Reason to be grateful #3: Freedom of speech

Free Speech

Freedom of speech is the right to articulate one’s opinions and ideas without fear of government retaliation or censorship, or societal sanction.

The reason you’re able to read this is NOT just because I could publish it; but, because I wouldn’t be able to express my views if not for the freedom of speech.

Watch this video(with subtitles) to get a glimpse of the terrors of dictatorship and the privilege of free speech.

Why is free speech so important?

Because first of all it allows a person from saying only the things that the majority agrees. It’s the freedom to see things differently. Free speech essentially preserves the personal right of an individual to freely disagree;

and that is absolutely necessary to any nation which sets its eyes on progress.

Thousands if not millions of lives have been sacrificed to promote what we now enjoy as free speech.

Therefore, free speech is a responsibility that is not to be abused.

Think of all the wonderful things we would have missed out on in the absence of free speech. Imagine being constantly fearful when expressing what you wanted to say. It’s scary isn’t it ?

For the most part of human history, exercising free speech could get you hanged or executed. Free speech was something unimaginable, something that people could only dream of in a far-Utopian society.

Here’s the timeline of free speech:


Socrates speaks to jury at his trial: ‘If you offered to let me off this time on condition I am not any longer to speak my mind… I should say to you, “Men of Athens, I shall obey the Gods rather than you.”‘


Magna Carta, wrung from the unwilling King John by his rebellious barons, is signed. It will later be regarded as the cornerstone of liberty in England.


The Education of a Christian Prince by Erasmus. ‘In a free state, tongues too should be free.’


Galileo Galilei hauled before the Inquisition after claiming the sun does not revolve around the earth.

Lack of free speech led to life-imprisonment for Galileo

‘Areopagitica’, a pamphlet by the poet John Milton, argues against restrictions of freedom of the press. ‘He who destroys a good book, kills reason itself.’


Bill of Rights grants ‘freedom of speech in Parliament’ after James II is overthrown and William and Mary installed as co-rulers.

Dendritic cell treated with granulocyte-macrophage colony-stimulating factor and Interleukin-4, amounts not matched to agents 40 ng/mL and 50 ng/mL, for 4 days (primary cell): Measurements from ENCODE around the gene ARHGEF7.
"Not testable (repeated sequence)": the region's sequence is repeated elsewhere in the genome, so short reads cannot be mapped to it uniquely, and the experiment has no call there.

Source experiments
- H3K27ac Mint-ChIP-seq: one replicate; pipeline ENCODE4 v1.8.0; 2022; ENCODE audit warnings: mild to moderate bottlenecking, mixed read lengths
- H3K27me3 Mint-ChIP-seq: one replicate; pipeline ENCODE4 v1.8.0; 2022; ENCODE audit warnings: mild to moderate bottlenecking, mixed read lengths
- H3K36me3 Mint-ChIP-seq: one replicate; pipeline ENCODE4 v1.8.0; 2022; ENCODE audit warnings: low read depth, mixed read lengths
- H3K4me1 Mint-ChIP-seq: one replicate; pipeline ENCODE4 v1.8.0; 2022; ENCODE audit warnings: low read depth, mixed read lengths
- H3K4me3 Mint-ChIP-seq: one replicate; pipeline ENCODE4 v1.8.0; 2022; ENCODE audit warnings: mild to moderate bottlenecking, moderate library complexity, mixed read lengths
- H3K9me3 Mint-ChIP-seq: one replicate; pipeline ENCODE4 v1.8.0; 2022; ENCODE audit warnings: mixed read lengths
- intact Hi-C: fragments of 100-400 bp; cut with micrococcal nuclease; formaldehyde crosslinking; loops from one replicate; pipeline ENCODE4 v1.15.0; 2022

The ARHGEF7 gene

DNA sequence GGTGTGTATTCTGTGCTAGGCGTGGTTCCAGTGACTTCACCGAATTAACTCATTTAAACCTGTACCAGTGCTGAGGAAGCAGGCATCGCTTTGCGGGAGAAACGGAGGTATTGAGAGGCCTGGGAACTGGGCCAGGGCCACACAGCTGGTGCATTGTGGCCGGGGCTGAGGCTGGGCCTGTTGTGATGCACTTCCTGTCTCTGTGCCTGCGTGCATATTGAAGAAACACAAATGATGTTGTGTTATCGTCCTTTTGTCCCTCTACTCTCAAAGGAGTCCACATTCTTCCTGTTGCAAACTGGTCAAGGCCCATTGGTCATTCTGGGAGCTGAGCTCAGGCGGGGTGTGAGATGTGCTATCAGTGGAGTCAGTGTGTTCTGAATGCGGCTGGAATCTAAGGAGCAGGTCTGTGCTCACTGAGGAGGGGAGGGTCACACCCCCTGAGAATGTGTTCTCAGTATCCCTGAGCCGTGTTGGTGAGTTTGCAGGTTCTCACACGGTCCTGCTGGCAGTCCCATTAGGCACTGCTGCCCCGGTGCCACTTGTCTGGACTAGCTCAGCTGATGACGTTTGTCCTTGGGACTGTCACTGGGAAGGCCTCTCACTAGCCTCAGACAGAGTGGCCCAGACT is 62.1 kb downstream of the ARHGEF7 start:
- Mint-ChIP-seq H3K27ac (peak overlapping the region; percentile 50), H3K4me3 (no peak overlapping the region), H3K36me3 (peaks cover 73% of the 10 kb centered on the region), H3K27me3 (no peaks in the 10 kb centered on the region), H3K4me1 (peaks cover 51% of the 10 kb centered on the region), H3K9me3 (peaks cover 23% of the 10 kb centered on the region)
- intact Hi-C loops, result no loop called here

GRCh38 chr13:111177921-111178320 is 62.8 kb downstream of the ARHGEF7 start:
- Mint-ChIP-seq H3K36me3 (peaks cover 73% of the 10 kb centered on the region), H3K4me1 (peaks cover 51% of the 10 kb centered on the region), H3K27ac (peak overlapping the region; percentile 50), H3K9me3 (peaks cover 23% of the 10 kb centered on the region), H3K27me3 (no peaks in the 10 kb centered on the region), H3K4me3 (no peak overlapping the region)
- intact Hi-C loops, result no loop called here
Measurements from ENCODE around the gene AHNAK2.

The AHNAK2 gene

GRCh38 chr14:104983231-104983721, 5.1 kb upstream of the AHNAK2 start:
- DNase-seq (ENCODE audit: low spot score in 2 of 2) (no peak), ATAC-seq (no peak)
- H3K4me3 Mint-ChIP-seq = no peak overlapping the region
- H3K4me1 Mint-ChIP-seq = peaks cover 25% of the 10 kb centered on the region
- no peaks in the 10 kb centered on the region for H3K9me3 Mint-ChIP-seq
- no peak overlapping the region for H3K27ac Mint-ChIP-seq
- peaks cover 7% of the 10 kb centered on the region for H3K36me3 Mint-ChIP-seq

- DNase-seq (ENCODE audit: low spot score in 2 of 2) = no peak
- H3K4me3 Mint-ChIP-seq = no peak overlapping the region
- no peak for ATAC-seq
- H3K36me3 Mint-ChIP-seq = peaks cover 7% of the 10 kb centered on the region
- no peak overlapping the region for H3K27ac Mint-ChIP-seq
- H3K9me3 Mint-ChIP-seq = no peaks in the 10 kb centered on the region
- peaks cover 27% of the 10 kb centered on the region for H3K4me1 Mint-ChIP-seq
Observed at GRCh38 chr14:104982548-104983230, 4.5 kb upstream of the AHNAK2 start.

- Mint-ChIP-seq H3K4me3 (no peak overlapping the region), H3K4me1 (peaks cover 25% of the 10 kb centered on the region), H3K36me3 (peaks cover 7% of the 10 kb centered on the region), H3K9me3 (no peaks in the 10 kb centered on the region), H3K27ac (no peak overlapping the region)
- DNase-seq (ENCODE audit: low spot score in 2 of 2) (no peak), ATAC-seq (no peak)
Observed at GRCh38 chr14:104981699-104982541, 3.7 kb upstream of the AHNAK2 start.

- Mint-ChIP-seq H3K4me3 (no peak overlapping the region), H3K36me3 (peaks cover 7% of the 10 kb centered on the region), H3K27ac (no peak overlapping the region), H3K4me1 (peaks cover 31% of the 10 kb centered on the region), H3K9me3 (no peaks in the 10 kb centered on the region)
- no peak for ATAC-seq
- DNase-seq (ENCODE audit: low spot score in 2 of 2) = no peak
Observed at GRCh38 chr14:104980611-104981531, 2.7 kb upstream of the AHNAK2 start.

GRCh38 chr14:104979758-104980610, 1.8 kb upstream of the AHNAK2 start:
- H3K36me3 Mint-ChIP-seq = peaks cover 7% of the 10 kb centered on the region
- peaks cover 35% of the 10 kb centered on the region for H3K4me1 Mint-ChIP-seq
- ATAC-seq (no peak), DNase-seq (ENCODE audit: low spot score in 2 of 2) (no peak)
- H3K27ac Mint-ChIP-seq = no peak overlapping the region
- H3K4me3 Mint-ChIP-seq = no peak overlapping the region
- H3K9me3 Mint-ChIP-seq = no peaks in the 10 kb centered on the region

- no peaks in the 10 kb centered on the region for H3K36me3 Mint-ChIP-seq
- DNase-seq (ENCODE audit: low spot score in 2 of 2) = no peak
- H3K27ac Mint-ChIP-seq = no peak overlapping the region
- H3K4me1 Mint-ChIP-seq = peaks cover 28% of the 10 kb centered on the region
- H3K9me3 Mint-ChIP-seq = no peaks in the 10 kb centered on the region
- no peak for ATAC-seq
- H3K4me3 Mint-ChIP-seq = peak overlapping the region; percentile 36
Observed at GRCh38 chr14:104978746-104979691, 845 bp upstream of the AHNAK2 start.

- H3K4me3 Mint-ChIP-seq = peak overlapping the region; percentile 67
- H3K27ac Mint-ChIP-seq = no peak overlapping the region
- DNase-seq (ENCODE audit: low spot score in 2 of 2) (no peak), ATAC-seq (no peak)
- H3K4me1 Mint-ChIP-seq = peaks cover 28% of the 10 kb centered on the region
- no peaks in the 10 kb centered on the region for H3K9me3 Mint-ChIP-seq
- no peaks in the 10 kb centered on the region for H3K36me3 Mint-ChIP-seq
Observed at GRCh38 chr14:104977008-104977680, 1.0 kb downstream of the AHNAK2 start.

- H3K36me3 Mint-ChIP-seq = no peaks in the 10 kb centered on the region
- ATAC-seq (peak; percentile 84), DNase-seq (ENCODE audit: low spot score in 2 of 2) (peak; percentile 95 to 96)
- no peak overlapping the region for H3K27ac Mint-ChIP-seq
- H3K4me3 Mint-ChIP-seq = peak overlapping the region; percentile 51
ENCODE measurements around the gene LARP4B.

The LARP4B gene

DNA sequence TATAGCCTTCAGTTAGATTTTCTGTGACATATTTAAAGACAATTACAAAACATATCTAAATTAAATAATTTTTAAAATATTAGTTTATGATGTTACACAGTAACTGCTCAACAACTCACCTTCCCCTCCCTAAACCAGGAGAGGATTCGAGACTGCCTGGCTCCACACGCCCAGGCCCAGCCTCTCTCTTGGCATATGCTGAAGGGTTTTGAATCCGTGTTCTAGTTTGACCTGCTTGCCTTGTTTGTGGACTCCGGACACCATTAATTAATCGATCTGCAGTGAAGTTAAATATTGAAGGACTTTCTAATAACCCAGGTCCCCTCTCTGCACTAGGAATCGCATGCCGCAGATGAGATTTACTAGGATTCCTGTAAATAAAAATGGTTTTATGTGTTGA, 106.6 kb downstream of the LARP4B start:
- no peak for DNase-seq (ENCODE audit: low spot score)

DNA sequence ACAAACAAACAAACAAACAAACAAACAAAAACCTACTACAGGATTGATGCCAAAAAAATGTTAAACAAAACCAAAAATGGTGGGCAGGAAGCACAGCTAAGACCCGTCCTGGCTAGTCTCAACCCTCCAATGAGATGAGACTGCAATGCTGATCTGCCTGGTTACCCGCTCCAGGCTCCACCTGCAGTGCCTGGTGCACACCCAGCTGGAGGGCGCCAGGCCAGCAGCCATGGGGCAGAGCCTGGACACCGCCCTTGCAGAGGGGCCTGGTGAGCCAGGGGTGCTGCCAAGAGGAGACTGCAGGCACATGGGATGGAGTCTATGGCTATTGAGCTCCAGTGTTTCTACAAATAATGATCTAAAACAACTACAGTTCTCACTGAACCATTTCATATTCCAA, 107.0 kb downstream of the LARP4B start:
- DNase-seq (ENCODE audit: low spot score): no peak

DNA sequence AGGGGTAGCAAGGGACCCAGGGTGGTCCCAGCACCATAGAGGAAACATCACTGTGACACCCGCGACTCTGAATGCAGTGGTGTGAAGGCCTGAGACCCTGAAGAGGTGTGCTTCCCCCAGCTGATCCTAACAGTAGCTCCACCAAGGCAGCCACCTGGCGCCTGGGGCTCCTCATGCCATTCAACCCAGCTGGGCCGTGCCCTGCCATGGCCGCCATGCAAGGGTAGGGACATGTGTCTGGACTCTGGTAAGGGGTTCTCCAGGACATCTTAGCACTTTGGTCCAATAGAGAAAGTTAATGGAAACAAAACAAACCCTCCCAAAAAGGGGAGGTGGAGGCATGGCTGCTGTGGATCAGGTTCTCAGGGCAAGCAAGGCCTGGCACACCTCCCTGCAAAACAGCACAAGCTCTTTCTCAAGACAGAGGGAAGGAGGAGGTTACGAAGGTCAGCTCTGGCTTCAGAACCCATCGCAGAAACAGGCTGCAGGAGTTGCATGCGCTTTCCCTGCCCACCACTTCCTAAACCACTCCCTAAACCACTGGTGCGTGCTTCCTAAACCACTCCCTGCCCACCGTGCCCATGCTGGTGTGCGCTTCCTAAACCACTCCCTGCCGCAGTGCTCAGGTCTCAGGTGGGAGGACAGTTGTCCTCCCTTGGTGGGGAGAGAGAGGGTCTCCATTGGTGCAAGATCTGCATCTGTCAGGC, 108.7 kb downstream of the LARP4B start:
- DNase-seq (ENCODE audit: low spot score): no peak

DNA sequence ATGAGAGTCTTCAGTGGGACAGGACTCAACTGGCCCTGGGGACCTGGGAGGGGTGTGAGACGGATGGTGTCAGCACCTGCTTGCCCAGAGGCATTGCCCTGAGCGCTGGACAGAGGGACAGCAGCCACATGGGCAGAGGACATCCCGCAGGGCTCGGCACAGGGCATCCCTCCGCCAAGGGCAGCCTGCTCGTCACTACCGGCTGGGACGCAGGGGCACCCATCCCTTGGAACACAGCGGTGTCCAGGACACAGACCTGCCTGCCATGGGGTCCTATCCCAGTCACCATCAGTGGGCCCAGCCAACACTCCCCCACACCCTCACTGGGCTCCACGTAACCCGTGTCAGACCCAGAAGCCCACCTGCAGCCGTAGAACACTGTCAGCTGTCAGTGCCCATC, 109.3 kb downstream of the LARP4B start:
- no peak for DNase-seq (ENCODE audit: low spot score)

Voltaire writes in a letter: ‘Monsieur l’abbé, I detest what you write, but I would give my life to make it possible for you to continue to write.’


‘The Declaration of the Rights of Man’, a fundamental document of the French Revolution, provides for freedom of speech .


The First Amend-ment of the US Bill of Rights guarantees four freedoms: of religion, speech, the press and the right to assemble.


‘On Liberty’, an essay by the philosopher John Stuart Mill, argues for toleration and individuality. ‘If any opinion is compelled to silence, that opinion may, for aught we can certainly know, be true. To deny this is to assume our own infallibility.’


On the Origin of Species, by Charles Darwin, expounds the theory of natural selection. TH Huxley publicly defends Darwin against religious fundamentalists.


Justice Oliver Wendell Holmes, of the US Supreme Court, outlines his belief in free speech: ‘The principle of free thought is not free thought for those who agree with us but freedom for the thought we hate.’


The Universal Declaration of Human Rights is adopted virtually unanimously by the UN General Assembly. It urges member nations to promote human, civil, economic and social rights, including freedom of expression and religion.


Two Concepts of Liberty, by Isaiah Berlin, identifies negative liberty as an absence or lack of impediments, obstacles or coercion, as distinct from positive liberty (self-mastery and the presence of conditions for freedom).


After a trial at Old Bailey, Penguin wins the right to publish D H Lawrence’s sexually explicit novel, Lady Chatterley’s Lover.


One Day In the Life of Ivan Denisovich by Aleksandr Solzhenitsyn describes life in a labour camp during Stalin’s era. Solzhenitsyn is exiled in 1974.


Iranian leader Ayatollah Khomeini issues a fatwa against Salman Rushdie over the ‘blasphemous’ content of his novel, The Satanic Verses. The fatwa is lifted in 1998.


 In Manufacturing Consent, Noam Chomsky points out: ‘Goebbels was in favour of free speech for views he liked. So was Stalin. If you’re in favor of free speech, then you’re in favor of freedom of speech precisely for views you despise.’


In the wake of 9/11, the Patriot Act gives the US government new powers to investigate individuals suspected of being a threat, raising fears for civil liberties.


Nigerian journalist Isioma Daniel incenses Muslims by writing about the Prophet Mohammed and Miss World, provoking riots which leave more than 200 dead.


Dutch film maker Theo van Gogh is killed after the release of his movie about violence against women in Islamic societies.


The Serious Organised Crime and Police Act bans protest without a permit within 1km of the British Parliament.


The murderous attack on the offices of the satirical French magazine Charlie Hebdo in January 2015, “Je Suis Charlie” became a rallying cry in France and across much of Europe in support of free speech and freedom of expression.

Although we haven’t yet fully realized free speech, we’re far better than the beheadings and executions that prevail in many totalitarian and Islamic regimes.

Countries such as North Korea, Cuba, Syria, and others have a strict internet censorship and a ban on free speech.


In conclusion, living in a world where free speech is allowed is an under-estimated blessing and a huge reason to be grateful.

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